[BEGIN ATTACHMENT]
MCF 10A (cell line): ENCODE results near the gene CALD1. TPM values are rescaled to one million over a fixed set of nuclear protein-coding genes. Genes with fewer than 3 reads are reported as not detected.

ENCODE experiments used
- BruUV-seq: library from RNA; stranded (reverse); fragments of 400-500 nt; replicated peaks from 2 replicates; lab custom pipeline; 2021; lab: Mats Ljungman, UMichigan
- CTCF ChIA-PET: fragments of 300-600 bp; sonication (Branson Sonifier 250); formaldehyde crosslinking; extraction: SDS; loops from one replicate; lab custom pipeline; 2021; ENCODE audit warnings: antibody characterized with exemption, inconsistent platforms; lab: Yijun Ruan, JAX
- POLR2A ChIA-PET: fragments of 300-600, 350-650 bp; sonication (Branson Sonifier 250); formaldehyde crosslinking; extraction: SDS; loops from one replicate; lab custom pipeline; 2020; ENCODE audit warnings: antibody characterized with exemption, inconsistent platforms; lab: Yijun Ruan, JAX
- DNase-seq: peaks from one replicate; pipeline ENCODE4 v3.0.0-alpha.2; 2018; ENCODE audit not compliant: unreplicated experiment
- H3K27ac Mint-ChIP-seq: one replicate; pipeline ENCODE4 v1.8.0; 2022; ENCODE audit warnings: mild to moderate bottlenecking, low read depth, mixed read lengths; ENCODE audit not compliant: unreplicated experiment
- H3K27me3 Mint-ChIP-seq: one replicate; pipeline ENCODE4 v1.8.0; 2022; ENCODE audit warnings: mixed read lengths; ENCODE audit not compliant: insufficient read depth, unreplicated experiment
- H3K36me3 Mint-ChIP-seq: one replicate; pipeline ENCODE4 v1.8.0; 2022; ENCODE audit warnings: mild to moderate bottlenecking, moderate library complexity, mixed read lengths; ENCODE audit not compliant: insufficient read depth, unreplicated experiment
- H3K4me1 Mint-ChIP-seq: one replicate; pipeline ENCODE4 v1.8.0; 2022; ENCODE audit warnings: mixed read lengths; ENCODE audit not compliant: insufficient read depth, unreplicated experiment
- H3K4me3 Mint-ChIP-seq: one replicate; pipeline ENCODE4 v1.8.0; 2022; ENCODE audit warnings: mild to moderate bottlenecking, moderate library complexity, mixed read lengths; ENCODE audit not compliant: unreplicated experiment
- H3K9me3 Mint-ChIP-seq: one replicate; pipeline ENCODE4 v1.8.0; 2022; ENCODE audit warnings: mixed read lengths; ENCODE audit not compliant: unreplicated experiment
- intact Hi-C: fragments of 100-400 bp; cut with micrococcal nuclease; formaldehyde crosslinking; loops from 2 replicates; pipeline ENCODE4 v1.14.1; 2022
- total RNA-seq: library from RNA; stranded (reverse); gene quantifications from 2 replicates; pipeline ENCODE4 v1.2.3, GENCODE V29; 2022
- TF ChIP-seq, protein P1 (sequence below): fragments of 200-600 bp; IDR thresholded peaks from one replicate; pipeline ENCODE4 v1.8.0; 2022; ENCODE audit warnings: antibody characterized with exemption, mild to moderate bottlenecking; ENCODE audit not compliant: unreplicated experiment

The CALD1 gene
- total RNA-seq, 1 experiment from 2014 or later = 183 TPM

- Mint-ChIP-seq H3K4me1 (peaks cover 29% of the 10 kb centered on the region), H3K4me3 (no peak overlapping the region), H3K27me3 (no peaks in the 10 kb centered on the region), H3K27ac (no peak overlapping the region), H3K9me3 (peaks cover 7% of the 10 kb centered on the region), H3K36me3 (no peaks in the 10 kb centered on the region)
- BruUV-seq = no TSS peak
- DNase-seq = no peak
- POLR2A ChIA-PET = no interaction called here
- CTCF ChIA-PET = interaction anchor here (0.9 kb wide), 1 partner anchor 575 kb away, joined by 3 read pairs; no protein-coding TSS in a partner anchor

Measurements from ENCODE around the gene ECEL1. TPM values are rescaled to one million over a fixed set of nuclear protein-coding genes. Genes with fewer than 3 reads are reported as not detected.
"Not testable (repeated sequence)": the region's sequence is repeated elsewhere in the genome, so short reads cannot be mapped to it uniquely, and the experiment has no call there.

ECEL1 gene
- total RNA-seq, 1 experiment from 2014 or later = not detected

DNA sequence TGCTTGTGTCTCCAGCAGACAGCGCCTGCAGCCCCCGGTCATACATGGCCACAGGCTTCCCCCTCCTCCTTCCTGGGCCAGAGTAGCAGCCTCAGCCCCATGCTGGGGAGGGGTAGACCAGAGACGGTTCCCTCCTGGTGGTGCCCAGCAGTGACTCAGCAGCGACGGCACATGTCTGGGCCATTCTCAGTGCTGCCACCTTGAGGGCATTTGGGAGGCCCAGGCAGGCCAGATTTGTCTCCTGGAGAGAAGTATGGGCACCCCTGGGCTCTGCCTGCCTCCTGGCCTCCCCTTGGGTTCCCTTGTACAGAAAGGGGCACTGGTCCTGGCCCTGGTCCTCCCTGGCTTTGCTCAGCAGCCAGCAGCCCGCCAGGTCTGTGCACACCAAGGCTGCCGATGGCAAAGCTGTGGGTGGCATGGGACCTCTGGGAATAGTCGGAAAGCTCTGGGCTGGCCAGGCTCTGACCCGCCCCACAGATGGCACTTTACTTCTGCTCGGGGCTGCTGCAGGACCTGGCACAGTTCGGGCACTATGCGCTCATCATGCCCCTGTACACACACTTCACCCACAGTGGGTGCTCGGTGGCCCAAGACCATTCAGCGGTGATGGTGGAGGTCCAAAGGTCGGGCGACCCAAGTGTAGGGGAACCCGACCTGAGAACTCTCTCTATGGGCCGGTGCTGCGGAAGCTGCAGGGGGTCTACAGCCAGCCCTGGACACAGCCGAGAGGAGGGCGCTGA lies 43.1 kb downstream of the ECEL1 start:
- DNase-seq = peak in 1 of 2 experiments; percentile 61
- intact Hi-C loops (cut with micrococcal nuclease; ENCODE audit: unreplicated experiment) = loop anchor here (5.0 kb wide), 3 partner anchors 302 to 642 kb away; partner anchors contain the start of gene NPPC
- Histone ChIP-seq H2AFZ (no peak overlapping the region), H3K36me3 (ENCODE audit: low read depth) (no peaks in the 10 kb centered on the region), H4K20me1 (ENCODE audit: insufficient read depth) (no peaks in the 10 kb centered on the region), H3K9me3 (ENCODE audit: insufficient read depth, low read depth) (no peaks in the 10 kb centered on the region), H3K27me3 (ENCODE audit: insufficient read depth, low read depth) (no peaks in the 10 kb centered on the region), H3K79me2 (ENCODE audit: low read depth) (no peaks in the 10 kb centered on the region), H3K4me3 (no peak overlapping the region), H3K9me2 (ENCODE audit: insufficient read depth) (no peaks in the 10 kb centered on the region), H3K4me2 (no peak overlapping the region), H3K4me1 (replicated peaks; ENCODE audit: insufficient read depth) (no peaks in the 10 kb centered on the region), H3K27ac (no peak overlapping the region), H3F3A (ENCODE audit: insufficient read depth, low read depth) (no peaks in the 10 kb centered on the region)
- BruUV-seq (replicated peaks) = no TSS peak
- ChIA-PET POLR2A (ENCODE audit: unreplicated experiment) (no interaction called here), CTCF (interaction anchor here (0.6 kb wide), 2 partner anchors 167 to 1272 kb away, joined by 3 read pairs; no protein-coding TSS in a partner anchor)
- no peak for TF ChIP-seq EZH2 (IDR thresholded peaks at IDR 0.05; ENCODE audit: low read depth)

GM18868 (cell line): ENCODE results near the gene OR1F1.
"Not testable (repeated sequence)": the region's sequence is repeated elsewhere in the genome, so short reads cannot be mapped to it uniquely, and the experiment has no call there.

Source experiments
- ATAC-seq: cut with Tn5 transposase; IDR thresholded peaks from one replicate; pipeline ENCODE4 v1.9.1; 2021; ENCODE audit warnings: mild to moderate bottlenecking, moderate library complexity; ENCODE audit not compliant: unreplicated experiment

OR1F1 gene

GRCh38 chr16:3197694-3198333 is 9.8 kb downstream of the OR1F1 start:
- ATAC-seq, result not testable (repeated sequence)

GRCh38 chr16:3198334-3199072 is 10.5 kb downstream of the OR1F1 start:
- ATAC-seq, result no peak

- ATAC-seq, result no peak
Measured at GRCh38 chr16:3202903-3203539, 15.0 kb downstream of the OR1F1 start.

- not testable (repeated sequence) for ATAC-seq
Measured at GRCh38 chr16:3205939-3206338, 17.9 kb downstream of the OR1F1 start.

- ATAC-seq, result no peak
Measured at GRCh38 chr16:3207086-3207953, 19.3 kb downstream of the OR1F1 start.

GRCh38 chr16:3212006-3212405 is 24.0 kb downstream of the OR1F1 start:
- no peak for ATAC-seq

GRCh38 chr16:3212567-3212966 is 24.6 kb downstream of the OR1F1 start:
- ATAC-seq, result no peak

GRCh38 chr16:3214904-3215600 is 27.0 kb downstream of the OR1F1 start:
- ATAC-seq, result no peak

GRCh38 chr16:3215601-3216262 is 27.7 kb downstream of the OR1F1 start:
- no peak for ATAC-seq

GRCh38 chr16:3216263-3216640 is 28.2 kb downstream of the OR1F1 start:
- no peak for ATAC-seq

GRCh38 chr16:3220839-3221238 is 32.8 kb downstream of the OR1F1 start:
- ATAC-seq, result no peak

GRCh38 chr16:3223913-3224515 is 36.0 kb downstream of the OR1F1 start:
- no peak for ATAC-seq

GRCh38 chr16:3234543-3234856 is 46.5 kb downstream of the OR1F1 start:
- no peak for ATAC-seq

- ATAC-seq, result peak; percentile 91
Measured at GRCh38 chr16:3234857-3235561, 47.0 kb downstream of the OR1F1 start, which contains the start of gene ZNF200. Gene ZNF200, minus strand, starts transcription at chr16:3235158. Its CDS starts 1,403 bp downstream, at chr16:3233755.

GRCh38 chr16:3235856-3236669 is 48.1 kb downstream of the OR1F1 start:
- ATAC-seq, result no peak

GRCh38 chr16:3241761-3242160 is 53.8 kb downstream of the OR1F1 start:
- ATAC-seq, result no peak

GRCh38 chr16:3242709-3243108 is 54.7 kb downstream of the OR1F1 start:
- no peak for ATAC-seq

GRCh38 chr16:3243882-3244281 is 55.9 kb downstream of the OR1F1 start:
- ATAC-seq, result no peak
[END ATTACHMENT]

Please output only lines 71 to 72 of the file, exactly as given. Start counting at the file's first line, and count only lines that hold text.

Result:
GRCh38 chr16:3242709-3243108 is 54.7 kb downstream of the OR1F1 start:
- no peak for ATAC-seq